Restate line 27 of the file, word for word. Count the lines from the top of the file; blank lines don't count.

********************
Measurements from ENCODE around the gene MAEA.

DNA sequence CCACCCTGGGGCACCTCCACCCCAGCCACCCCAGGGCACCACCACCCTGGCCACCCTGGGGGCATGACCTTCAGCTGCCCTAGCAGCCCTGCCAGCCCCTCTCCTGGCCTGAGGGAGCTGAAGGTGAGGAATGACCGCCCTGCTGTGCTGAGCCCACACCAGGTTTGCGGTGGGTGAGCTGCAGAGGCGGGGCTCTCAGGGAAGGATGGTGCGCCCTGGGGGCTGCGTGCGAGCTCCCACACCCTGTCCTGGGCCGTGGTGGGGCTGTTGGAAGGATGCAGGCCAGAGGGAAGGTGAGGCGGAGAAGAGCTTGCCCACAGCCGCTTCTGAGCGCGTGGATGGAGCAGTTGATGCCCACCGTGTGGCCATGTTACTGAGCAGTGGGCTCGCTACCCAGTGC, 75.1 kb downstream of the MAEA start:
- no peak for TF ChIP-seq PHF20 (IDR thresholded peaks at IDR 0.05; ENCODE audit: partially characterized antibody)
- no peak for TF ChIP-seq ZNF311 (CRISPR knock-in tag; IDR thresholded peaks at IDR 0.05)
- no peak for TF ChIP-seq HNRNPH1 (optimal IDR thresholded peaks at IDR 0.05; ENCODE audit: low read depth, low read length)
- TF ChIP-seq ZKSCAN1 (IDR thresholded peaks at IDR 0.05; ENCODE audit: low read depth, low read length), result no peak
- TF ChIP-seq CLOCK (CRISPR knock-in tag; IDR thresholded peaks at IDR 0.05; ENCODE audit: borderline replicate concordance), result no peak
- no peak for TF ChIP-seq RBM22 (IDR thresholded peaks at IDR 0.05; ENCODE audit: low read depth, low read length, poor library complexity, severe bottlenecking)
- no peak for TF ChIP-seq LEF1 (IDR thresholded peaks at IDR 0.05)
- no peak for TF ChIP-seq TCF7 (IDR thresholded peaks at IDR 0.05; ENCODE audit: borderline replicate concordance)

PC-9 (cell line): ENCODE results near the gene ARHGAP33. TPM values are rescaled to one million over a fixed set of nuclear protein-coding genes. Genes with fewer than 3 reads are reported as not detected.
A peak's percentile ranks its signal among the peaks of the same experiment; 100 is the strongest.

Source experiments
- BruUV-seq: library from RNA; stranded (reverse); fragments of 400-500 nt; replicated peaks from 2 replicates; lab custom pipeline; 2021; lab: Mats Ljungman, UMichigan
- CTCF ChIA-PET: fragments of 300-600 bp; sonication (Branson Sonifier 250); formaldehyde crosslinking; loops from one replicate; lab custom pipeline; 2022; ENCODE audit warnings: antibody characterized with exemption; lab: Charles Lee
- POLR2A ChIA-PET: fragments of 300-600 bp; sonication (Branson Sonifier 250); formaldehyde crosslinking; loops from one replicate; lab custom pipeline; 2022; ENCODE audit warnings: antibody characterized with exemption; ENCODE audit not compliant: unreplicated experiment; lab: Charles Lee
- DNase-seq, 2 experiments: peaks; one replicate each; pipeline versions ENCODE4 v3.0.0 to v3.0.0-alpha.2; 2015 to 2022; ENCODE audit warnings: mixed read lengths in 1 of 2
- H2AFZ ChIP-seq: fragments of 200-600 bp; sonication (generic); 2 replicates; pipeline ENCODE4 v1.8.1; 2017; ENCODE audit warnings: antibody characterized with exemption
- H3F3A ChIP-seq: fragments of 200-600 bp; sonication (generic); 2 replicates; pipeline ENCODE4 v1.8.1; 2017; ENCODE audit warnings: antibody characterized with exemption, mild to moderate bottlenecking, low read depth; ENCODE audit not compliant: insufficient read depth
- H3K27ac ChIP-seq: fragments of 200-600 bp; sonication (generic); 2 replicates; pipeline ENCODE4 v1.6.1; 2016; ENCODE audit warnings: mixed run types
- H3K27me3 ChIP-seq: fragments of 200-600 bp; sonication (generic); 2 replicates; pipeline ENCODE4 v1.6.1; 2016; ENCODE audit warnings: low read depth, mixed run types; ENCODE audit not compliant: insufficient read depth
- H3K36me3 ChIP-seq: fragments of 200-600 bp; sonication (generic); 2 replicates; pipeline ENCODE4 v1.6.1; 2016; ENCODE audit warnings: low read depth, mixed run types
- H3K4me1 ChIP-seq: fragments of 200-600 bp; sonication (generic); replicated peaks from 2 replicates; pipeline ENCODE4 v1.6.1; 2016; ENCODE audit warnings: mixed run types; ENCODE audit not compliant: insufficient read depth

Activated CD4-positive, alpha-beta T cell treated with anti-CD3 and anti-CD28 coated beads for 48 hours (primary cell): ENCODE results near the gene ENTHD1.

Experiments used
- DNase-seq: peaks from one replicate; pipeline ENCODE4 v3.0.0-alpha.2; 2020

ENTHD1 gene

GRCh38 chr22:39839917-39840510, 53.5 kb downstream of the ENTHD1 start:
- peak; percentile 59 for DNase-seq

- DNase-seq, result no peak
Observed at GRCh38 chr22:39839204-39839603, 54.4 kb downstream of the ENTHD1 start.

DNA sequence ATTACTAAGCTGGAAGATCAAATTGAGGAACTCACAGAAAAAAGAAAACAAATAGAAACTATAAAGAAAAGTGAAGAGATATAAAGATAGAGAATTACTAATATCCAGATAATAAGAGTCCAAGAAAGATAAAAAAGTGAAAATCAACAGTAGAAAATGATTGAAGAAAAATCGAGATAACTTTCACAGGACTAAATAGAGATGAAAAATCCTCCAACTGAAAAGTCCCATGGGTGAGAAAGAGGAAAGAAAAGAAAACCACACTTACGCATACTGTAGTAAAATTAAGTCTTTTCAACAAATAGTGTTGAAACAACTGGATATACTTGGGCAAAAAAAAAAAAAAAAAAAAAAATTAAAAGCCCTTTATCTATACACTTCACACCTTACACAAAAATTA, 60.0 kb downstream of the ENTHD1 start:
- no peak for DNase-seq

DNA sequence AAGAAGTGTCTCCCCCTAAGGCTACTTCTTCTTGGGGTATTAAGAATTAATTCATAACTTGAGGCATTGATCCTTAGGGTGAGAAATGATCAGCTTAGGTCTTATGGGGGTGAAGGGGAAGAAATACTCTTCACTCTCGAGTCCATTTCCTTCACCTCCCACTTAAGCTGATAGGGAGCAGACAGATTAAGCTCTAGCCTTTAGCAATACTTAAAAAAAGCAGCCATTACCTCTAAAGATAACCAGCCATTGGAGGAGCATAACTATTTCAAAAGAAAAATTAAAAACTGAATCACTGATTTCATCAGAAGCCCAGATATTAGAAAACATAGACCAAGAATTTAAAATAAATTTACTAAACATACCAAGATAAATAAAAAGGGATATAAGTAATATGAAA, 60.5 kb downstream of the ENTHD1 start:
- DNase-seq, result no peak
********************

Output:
ENTHD1 gene